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Pink salmon, also weighing 3-5 pounds, arrive with the chum and leave the saltwater by the end of August. It's worth noting that most summer fish in Prince Rupert originate in northern rivers, creating a robust fishery for anglers.
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The annual cycle completes itself in December with winter fishing for newly-arrived feeder chinook.
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When it comes to lures, bait is the primary choice for catching salmon, with herring being the preferred option. If herring isn't effective, anglers can turn to anchovy, strip, or cutplugs. For halibut, octopus is the bait of choice, with herring as a close second. A spreader bar or simple swivels are often used to suspend a 1-2 pound cannonball below a leader with 12/0 - 16/0 circle hooks, an 8/0 - 9/0 J hook, or 8/0 - 10/0 treble hook.
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Hootchies, specifically white ones in winter and green, Army Truck, and oil slick colorations in summer, are highly effective. Pink shaded hootchies work well for pink and sockeye salmon.
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Additionally, anglers can employ 4-5 inch spoons, such as the Gibbs G Force 40 or Lighthouse 5" Big Eye Spoons, in various colors. Flashers with flashy mirror finishes in blue, purple, and red, like the O’ki Big Shooter Mirror series with UV and Glow options, are also favored.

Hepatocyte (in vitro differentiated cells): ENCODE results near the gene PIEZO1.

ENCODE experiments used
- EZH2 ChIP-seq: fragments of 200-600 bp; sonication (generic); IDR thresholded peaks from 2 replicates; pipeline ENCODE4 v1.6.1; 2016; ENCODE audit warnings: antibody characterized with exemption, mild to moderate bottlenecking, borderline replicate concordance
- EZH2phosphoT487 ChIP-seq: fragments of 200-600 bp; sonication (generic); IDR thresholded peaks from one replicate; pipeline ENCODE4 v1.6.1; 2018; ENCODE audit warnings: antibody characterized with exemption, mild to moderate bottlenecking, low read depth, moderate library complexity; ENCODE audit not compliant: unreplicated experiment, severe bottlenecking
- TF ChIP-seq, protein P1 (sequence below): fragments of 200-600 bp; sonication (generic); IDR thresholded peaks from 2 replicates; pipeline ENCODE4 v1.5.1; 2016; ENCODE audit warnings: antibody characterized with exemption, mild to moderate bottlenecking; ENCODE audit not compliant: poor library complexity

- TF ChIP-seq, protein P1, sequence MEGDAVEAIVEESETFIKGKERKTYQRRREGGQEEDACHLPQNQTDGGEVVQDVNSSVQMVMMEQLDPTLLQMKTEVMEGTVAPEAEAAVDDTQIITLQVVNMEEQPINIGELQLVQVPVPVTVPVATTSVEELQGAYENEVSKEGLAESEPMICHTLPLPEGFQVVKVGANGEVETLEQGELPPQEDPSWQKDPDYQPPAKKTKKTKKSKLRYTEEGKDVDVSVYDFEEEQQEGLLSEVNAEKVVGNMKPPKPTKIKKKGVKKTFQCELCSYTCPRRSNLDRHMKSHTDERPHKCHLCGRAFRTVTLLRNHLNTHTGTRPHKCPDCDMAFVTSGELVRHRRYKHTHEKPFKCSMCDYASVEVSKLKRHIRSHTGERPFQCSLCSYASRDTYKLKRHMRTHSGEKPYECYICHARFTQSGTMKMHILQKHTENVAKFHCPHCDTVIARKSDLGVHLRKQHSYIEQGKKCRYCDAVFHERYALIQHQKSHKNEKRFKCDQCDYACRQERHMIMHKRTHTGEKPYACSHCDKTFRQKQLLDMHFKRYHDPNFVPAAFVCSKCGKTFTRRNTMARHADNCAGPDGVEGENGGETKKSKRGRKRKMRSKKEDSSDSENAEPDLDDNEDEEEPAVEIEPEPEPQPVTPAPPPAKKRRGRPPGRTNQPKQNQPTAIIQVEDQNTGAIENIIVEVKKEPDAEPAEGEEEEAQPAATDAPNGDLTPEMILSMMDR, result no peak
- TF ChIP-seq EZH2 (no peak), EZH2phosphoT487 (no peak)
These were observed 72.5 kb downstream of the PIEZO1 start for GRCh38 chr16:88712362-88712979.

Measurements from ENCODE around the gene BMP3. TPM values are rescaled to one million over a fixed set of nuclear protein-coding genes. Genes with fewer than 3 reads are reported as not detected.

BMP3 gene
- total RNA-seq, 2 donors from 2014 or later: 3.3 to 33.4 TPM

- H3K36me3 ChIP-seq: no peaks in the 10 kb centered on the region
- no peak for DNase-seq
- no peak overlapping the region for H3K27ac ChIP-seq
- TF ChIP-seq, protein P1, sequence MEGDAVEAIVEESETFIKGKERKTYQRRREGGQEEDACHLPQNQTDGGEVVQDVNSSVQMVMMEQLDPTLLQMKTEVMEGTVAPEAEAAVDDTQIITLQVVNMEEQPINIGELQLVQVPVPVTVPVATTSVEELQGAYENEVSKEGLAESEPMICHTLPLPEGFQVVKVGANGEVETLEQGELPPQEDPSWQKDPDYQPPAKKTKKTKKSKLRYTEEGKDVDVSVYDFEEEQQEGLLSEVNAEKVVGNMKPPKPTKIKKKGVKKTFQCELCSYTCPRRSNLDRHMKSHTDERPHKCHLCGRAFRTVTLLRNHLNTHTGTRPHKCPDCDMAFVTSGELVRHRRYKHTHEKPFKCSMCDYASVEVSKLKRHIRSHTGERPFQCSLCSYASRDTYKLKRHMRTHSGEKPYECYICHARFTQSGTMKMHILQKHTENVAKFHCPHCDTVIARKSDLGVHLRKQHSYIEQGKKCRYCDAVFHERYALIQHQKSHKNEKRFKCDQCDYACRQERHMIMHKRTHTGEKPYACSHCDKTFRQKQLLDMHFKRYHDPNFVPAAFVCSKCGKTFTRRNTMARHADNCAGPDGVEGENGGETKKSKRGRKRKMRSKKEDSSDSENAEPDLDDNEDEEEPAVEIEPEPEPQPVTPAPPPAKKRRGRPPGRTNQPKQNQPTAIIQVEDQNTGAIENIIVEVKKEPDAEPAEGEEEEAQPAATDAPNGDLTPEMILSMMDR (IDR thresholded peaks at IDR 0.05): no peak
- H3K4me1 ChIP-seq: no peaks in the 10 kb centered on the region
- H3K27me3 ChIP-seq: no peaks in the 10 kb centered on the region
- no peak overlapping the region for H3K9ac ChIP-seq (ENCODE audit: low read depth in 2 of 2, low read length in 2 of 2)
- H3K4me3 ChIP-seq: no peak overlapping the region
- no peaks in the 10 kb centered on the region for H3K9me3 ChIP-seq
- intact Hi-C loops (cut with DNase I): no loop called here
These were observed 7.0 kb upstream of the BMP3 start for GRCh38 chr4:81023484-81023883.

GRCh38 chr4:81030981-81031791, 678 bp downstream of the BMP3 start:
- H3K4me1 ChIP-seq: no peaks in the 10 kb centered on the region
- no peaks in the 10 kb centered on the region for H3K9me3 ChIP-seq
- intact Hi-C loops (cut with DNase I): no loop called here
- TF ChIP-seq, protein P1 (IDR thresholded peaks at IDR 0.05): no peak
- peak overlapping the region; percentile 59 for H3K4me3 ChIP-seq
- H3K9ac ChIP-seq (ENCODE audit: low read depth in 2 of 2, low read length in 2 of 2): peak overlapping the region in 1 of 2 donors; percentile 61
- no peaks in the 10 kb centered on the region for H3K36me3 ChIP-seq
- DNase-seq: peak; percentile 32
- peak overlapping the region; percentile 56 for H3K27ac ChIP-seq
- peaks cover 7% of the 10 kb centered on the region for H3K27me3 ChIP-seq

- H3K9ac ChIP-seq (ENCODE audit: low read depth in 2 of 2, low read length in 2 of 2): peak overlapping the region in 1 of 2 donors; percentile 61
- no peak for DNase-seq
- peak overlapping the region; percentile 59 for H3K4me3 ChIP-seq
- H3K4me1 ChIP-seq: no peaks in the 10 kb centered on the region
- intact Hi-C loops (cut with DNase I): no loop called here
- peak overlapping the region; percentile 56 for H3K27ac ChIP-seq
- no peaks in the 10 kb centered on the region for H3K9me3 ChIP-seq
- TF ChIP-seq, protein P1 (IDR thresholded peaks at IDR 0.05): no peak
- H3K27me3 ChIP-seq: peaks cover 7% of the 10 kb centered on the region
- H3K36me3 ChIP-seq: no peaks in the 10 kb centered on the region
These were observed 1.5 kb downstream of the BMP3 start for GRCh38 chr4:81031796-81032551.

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Fishing in Prince Rupert is diverse, offering two main fisheries: structure-related fishing for chinook and halibut, and summer surface fishing for other salmon species. Anglers can explore three distinct fishing opportunities in the region: the north end of Stevens Island, Work Channel, and Dundas Island.
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Halibut and chinook salmon can often be found in the same areas, with halibut dwelling on the bottom and chinook occupying the upper water column during the summer. Halibut can be found at depths of around 200 feet early in the season, but by August, they move to as shallow as 30 feet. GPS waypoints are invaluable for successful fishing, so it's recommended to hire a guide or make friends with a local expert. Halibut are commonly found near the rockpiles of Lucy Island, Parkins Island, Smith Island, Squateria, and in Big Bay.
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One challenge for anglers in this region is the early morning start, as it's a crack-of-dawn fishery due to the northern location. Tide changes provide a secondary opportunity for a successful catch, particularly within an hour after low or high water slack.
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What's impressive about Prince Rupert is that anglers have access to all five species of salmon and the opportunity to catch some of the largest game fish throughout the year.